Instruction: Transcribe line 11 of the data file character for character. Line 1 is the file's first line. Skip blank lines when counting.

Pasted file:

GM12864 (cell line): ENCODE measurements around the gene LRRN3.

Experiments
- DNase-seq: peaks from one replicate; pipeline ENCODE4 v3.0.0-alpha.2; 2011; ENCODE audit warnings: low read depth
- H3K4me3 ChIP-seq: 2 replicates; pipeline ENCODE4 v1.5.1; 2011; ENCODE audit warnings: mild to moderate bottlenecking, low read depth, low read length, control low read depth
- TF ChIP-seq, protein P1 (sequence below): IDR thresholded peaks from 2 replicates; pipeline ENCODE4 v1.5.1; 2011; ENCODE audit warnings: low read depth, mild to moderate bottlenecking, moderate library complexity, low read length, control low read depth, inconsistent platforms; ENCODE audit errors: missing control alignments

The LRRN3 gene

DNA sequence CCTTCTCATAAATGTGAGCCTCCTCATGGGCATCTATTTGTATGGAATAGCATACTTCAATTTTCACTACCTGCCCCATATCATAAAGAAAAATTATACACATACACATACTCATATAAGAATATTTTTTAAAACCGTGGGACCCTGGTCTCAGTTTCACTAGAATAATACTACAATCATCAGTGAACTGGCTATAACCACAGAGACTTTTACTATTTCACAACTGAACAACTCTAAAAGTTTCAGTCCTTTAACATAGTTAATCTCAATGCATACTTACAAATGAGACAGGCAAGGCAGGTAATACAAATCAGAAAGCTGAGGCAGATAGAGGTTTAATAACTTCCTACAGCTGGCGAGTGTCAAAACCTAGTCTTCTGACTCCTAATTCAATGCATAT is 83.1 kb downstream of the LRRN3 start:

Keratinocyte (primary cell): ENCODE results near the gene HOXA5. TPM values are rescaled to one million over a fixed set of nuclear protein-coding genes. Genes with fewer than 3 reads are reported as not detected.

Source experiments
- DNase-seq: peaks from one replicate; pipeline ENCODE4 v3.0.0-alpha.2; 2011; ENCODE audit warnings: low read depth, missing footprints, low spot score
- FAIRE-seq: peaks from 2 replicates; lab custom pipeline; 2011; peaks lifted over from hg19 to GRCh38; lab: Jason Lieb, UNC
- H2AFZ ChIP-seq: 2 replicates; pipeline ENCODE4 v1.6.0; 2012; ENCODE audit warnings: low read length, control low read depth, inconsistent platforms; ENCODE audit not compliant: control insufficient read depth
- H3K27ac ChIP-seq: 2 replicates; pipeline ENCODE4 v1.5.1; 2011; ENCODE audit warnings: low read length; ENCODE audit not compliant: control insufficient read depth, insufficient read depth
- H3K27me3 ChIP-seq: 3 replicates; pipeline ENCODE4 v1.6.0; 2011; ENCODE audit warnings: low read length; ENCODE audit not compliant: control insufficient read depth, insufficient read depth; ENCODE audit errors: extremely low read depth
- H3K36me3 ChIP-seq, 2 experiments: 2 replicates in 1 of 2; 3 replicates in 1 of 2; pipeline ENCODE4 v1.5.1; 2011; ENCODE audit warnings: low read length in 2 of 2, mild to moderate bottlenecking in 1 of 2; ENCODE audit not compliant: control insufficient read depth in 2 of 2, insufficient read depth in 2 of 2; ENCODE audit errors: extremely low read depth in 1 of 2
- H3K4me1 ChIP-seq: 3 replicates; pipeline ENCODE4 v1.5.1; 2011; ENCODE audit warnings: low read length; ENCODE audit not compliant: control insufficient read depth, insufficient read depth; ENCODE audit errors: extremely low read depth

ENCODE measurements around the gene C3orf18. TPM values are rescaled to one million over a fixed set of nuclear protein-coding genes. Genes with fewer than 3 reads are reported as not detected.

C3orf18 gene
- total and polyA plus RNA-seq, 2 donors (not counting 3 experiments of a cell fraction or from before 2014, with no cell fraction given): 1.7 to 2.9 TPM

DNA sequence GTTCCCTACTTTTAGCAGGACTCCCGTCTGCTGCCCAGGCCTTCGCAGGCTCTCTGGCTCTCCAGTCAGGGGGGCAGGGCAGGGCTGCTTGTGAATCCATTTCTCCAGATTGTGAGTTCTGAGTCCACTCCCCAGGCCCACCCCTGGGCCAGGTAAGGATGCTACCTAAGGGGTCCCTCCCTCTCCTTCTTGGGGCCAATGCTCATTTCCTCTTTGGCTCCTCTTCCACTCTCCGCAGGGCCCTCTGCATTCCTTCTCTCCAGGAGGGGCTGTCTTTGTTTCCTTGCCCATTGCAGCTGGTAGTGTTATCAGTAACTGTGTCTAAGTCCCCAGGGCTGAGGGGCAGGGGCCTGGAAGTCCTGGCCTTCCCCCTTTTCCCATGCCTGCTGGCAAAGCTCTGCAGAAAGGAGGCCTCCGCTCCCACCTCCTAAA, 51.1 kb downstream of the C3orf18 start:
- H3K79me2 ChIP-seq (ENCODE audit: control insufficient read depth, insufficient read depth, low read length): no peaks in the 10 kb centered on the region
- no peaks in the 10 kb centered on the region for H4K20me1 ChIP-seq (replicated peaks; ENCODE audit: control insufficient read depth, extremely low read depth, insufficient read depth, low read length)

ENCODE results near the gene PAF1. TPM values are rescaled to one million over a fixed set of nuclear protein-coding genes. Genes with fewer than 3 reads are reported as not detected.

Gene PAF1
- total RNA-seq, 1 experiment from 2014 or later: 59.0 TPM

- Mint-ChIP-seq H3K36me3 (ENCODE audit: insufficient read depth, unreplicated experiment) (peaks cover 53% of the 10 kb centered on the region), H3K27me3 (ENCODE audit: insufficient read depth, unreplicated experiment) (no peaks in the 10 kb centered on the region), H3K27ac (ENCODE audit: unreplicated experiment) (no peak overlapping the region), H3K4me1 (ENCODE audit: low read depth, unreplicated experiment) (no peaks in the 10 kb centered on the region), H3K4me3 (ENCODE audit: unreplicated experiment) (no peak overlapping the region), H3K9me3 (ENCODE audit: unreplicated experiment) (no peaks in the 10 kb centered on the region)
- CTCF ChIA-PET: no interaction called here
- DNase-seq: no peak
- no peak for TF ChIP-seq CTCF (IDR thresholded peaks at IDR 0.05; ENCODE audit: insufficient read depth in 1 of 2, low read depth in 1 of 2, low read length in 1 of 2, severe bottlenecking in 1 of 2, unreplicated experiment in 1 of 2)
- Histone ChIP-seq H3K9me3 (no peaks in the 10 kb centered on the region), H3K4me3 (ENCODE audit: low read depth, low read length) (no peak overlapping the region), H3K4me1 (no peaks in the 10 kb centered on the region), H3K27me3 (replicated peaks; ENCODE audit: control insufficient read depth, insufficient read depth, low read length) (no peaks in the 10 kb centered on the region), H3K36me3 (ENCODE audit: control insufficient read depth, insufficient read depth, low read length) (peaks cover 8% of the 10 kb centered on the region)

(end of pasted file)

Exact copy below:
- FAIRE-seq: peaks from 2 replicates; lab custom pipeline; 2011; peaks lifted over from hg19 to GRCh38; lab: Jason Lieb, UNC